The band's global following discovered some of the devilish details behind St. Anger when the making-of movie Some Kind of Monster arrived in 2004. Not only was Metallica feeling betrayed by Jason Newsted's departure (he had his reasons), it turned out they hadn't managed to deal with predecessor Cliff Burton's death in 1986. As the documentary followed James Hetfield's escape to rehab and Ulrich's admission that he couldn't think of anything positive when he considered his band and its future, it became clear that St. Anger absolutely had to exist if there was to be any future at all.
"I learned a lot about what I don't like about me," Hetfield said later. "Which was good — it was a good mirror. And I think everyone involved in that movie pretty much felt the same way about themselves."
A superfan may not want to know that, though — in the same way they probably hadn't wanted to know Metallica's feelings about Napster a few years earlier. When an album is loaded into waiting ears, many have already predetermined what they want to hear and feel — and there's no way many listeners could have predicted how the music of St. Anger would enter their minds. So were people simply disappointed? If so, by the time they understood why the record was what it was, the damage had been done.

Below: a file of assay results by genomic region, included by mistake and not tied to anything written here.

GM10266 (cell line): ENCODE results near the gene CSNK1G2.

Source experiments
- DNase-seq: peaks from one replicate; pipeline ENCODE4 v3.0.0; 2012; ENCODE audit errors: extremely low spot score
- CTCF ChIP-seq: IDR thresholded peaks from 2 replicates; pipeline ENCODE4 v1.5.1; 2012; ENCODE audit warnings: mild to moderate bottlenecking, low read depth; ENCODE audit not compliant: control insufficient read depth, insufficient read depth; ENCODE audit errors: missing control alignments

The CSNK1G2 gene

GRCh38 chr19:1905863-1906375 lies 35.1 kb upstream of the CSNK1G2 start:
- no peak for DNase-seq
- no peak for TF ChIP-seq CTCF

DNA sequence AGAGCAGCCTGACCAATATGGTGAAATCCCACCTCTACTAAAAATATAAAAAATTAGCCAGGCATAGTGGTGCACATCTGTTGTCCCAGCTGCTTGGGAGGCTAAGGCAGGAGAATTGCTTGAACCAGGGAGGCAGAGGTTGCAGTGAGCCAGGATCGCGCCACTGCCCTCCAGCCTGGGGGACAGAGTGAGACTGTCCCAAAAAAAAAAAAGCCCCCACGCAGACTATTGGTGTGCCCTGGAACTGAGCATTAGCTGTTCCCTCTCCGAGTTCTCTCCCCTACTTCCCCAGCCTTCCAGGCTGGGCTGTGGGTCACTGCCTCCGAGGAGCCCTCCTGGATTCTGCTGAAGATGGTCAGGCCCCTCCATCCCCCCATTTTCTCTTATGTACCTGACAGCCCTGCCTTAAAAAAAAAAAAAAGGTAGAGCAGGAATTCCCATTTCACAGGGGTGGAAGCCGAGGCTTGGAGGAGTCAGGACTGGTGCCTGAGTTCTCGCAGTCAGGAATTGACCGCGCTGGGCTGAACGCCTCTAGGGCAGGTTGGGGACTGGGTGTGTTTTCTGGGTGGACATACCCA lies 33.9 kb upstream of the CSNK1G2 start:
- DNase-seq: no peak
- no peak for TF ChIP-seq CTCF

If you hate St. Anger, it's not likely another listen will change your mind. But perhaps, decades on, it's worth considering that many more listeners have since gone through their own midlife crises and perhaps better understand the circumstances of its creation.
Watch Metallica's Music Video for 'Frantic'
"I view St. Anger as an isolated experiment," Ulrich said later, adding: "We'd already done Ride the Lightning, which I believe is a fine record. It didn't need to be re-done." The drummer claimed the artistic intent had been "almost about hurting the listener, about challenging the listener," perhaps in the same way the members had put themselves and each other through challenges and pain. Later he argued: "I stand behind it 100% because, at that moment, that was the truth."
The record is worthy of respect if not enjoyment, even for those who aren't ardent fans, like Jimmy Page and Jack White. To do anything at all under those circumstances expresses an artistic bravery and a will to survive that eludes many artists (and fans). Every family has its skeletons in the closet. Perhaps St. Anger is the one in the extended Metallica family's closet, and perhaps some critics helped hide it under a pile of warm, woolly lip service.
Although what all that means for Lulu isn't even worth considering right now.